Catherine Watkins

Shoe size 4

Produced by Viv Jones

I would maybe just go in and sit next to someone. Observe their breathing pattern. And try and match that with my own breathing pattern and watch and listen, to see what happens as I introduce a single note or a strum on the guitar. Do their eyes open? Does their breathing rate change? Does any small part of their body? They may make efforts to turn their head, or move their hand, and, if we have a strategically placed instrument, even the smallest of movements can then generate sound, and on some small level that person can then participate as I reflect, mirror and match any movements, sounds and changes that I see. And sometimes you have to be OK with not knowing, not knowing what someone else's experience is, because they can't tell you.

I'm Catherine Watkins, I'm a music therapist and I work specifically in acquired brain injury and neuro-disability. So I became interested in music therapy at the age of doing my A levels. Although, by then, I tended to head down quite a scientific, academic route. And I always maintained music as a strong theme throughout my life and reached a point where I decided I wanted to go back to those musical roots. So, after fifteen years in the pharmaceutical industry, I went back and trained as a music therapist. And it was the best thing that I ever could have done. In the company that I set up, Atune Music Therapy, we work with all ranges of ability. From someone in a very low level of awareness, minimally conscious state, right up to people who are walking, talking, living in the community, but maybe with many hidden disabilities associated with an acquired brain injury. So an acquired brain injury can be something as a result of a car accident, for instance, or something like an infection, such as a meningitis or encephalitis. In neuro-disability, we also work with degenerative diseases, such as Huntington's, multiple sclerosis and dementia.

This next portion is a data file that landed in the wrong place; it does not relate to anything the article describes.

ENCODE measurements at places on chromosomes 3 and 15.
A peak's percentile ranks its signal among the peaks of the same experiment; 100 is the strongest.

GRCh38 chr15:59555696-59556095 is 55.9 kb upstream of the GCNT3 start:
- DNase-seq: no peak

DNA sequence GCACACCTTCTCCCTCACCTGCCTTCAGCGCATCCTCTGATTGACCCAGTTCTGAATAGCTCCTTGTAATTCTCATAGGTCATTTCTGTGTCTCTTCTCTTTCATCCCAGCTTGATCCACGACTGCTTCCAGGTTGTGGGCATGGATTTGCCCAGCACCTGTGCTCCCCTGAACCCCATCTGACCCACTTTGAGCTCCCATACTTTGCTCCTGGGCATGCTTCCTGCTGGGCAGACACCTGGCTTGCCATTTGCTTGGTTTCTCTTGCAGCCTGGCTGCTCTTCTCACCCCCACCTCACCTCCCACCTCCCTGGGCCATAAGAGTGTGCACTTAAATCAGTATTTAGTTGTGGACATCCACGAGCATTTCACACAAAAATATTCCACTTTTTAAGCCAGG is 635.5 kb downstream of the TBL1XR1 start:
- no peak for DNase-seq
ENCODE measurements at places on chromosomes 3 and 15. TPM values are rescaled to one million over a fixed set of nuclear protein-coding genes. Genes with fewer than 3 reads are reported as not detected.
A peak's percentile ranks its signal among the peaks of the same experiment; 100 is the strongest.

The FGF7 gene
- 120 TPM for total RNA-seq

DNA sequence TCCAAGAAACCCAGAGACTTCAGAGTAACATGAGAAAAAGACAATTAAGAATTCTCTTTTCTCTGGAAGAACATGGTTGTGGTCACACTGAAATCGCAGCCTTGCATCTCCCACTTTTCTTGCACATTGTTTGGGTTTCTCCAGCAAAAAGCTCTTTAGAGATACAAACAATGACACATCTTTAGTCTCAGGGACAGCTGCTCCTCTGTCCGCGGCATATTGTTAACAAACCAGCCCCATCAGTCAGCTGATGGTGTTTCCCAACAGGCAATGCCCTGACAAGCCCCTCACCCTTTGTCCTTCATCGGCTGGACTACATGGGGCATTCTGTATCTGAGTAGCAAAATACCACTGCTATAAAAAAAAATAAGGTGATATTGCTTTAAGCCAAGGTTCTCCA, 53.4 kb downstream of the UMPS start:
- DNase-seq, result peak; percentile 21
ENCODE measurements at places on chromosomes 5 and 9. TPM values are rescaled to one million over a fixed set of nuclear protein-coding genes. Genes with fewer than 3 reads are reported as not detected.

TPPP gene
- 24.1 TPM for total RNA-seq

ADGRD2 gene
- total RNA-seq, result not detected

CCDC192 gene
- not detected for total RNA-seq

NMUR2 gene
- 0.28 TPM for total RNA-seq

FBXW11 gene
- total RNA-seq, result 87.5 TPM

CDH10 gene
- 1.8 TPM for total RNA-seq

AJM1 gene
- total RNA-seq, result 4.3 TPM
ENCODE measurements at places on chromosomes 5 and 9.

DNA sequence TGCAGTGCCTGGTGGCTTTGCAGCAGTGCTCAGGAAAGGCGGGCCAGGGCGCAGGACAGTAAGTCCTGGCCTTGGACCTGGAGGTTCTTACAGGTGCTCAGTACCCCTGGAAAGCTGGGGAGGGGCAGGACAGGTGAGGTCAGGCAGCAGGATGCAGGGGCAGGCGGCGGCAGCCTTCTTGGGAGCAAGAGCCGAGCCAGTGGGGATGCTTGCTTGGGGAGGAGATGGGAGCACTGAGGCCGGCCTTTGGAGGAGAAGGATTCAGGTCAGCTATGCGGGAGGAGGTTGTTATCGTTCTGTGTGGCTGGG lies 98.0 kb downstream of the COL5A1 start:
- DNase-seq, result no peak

Music therapy isn't part of the standard battery of therapies that you might introduce for a person with acquired brain injury. We would normally be looking at neuro-psychology, speech and language therapy, physio, occupational therapy. Music therapy, and the creative arts therapies in general, can really fit into there and complement, enhance the therapy provision for someone. I'm sometimes described as a travelling circus as I walk in. Essential for me is to have a keyboard and or a guitar, but for those I work with we've got cymbals, all sorts of different kinds of drums, maracas, tambourines, xylophones, all the sorts of things you may come across in primary school almost, and that you haven't even seen or touched since, but that can bring us so much potential to explore and enjoy.